And the world will live as one…

I changed my walk schedule today – to summertime time because it almost feels like spring is summer, today. Put on my Mister Robot hat and headphones over it to keep it from blowing away in the afternoon gusty winds. Except they were gusty early evening winds, tonight. Because summertime walks move my last couple of fence line laps to just before sunset. It’s cooler than late afternoon has become.

Didn’t pay any mind of what playlist came up or what followed what. So, I ended my walking, tonight, with tears. For the past and for some day, no doubt, I will not live long enough to see.


Click to run 1971

Legacy of Winsor McCay

‘Little Sammy Sneeze’ (9 November 1904)

Winsor McCay is one of the founding fathers of newspaper comics and animated cartoons. An extraordinary virtuose artist, his vivid and technically complex drawings are still impressive today. He lifted both media out of their children’s shoes and elevated them into genuine art forms. As a comics artist McCay made several series featuring characters having dreams or nightmares. He devoted large colourful drawings to these fantasy sequences, printed out over entire newspaper pages. Out of all his comics ‘Dream of the Rarebit Fiend’ (1904-1911, 1913) and ‘Little Nemo in Slumberland’ (1905-1914) are his masterpieces. His inventive use of framing and lay-out was decades ahead of its time. As an animator he adapted his own comics into short films, with equal sophisticated brilliance. His other animated cartoons, ‘Gertie the Dinosaur’ (1914) and ‘The Sinking of the Lusitania’ (1917), are cinematic landmarks…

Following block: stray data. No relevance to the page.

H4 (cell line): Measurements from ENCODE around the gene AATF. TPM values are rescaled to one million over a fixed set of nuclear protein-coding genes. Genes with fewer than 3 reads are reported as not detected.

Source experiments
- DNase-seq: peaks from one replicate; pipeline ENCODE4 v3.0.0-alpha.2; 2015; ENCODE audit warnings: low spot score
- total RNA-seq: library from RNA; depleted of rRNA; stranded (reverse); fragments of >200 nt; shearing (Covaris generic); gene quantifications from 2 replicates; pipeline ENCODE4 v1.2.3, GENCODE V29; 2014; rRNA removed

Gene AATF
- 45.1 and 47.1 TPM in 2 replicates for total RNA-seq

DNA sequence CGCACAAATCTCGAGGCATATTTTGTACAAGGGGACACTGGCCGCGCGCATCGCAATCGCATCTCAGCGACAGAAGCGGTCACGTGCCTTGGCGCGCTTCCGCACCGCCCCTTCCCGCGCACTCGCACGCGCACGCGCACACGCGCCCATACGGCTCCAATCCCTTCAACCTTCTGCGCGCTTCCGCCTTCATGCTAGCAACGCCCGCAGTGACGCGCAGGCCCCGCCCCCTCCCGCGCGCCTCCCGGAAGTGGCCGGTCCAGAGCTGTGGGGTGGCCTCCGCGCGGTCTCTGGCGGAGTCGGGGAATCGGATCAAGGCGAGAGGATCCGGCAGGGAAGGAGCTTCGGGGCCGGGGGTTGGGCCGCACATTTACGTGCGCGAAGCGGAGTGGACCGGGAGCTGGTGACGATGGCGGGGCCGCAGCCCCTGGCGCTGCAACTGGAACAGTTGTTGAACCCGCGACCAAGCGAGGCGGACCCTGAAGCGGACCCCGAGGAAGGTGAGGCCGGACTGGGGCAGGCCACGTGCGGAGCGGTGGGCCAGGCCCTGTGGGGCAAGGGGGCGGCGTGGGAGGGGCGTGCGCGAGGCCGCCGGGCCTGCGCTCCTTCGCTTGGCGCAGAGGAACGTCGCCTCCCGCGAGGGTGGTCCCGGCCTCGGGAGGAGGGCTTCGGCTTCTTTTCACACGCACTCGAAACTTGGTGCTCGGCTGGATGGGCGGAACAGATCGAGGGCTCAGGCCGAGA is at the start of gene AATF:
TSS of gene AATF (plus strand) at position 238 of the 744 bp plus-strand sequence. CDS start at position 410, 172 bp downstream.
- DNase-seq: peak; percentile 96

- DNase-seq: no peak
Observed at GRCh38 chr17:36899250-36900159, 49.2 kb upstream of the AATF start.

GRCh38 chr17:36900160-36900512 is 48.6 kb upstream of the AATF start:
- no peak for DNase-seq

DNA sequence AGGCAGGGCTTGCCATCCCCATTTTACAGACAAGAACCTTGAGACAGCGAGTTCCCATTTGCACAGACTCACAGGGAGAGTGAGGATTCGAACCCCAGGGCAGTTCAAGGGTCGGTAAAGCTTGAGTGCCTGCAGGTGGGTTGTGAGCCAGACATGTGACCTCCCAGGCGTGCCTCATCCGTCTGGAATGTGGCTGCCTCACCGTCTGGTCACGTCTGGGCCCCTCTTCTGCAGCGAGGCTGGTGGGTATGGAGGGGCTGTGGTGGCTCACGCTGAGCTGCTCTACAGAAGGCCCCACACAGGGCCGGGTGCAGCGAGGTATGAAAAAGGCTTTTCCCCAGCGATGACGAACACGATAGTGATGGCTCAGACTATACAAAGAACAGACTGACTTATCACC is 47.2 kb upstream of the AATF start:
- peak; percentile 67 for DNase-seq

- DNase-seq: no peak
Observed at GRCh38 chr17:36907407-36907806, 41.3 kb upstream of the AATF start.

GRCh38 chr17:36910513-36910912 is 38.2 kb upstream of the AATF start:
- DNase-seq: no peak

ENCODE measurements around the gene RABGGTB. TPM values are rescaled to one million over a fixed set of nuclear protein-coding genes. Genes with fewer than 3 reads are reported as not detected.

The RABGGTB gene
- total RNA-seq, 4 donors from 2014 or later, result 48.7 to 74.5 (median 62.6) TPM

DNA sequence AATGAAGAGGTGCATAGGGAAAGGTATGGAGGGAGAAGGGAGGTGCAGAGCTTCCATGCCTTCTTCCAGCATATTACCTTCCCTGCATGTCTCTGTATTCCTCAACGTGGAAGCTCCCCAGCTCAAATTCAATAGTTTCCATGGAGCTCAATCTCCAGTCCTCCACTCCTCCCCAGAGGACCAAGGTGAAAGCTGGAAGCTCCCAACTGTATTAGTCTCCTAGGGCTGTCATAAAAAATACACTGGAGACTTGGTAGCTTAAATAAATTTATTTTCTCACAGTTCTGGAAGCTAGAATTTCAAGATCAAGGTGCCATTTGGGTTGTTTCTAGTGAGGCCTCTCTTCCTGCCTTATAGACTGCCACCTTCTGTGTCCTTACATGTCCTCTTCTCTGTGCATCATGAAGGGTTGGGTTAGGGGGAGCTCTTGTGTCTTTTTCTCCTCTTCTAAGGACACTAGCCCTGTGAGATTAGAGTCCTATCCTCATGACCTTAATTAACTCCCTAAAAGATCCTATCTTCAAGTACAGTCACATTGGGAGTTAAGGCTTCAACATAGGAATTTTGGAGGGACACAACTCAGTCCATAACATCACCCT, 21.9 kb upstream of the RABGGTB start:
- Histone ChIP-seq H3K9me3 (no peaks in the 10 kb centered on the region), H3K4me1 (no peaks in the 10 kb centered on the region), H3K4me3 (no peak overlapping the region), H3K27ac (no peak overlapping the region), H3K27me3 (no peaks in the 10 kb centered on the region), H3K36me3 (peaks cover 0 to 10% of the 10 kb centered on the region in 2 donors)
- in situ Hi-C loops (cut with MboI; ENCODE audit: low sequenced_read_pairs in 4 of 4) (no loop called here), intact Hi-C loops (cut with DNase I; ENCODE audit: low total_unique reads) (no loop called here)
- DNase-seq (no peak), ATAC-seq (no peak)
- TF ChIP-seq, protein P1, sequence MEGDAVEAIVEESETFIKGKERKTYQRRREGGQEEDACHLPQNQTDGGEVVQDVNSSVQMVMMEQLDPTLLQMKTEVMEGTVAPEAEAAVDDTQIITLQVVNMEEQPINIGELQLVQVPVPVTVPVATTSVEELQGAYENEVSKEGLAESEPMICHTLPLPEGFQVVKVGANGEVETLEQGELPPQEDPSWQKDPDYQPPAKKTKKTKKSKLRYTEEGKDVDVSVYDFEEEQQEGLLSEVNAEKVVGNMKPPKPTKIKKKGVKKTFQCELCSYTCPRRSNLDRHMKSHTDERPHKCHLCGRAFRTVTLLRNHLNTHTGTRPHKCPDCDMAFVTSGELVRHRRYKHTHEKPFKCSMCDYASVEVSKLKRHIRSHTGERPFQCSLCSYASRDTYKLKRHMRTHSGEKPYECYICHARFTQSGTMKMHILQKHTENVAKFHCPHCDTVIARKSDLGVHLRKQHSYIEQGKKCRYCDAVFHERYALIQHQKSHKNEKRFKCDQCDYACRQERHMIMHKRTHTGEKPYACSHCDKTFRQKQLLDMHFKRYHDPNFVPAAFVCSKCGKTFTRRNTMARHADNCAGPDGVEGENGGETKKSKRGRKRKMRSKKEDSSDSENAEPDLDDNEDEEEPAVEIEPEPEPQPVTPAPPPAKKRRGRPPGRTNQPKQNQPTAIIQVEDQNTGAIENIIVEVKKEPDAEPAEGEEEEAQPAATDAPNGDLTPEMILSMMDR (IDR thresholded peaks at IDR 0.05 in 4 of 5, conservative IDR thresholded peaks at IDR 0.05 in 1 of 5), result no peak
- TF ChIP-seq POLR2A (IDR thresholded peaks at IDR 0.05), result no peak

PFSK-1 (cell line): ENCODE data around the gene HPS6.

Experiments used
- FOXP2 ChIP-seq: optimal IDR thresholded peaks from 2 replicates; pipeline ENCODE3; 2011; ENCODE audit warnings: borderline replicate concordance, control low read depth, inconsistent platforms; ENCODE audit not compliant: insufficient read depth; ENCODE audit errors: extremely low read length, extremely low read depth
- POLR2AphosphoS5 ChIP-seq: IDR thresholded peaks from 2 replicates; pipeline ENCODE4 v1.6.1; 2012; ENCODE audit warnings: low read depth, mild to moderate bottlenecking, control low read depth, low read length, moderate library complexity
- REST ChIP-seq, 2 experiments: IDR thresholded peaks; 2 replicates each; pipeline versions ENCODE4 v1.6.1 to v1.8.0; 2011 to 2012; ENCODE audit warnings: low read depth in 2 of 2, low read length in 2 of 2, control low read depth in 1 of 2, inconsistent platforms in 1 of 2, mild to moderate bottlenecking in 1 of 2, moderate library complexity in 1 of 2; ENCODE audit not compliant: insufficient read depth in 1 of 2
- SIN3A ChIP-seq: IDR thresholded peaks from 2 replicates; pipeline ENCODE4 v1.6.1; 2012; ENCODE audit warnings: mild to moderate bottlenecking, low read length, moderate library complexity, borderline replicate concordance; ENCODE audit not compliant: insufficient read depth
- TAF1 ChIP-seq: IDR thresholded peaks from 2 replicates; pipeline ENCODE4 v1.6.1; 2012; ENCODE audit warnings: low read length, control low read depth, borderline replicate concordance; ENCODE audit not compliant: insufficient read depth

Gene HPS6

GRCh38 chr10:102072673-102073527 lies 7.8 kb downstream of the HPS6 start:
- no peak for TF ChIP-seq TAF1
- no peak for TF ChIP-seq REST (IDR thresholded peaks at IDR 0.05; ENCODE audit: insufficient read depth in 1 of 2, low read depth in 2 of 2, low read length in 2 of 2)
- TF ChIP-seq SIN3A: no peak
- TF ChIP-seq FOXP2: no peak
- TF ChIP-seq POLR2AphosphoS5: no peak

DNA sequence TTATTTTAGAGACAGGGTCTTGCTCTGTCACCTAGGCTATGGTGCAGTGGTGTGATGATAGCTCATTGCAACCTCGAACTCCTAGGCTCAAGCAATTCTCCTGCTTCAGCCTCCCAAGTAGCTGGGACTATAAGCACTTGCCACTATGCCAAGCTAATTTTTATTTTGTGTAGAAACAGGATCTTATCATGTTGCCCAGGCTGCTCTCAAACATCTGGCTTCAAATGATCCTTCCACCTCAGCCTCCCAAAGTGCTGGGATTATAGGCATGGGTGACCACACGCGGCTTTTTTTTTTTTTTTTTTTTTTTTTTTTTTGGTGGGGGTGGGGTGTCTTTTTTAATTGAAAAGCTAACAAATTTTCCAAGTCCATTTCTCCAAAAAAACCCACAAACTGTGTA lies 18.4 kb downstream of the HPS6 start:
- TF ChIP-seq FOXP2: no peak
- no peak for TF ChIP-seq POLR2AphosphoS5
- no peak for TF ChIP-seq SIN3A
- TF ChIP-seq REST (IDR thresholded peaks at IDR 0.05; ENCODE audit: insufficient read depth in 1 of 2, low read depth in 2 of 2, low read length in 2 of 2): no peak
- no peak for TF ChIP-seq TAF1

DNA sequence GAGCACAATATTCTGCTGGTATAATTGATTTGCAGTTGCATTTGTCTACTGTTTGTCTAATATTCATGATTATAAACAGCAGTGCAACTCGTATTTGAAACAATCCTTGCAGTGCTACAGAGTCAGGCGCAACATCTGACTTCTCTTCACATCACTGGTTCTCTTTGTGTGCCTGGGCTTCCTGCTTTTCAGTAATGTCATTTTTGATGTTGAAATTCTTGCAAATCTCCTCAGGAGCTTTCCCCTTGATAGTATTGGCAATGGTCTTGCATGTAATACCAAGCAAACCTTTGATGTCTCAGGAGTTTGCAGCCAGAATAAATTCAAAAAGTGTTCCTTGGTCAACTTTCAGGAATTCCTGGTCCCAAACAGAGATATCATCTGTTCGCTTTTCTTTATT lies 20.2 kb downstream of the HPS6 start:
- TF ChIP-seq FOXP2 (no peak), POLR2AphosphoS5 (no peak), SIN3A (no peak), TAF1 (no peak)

26 September 1869 – 26 June 1934, USA)</em

Click the link up top and read the long, delightfully illustrated, history of McCay’s creative work.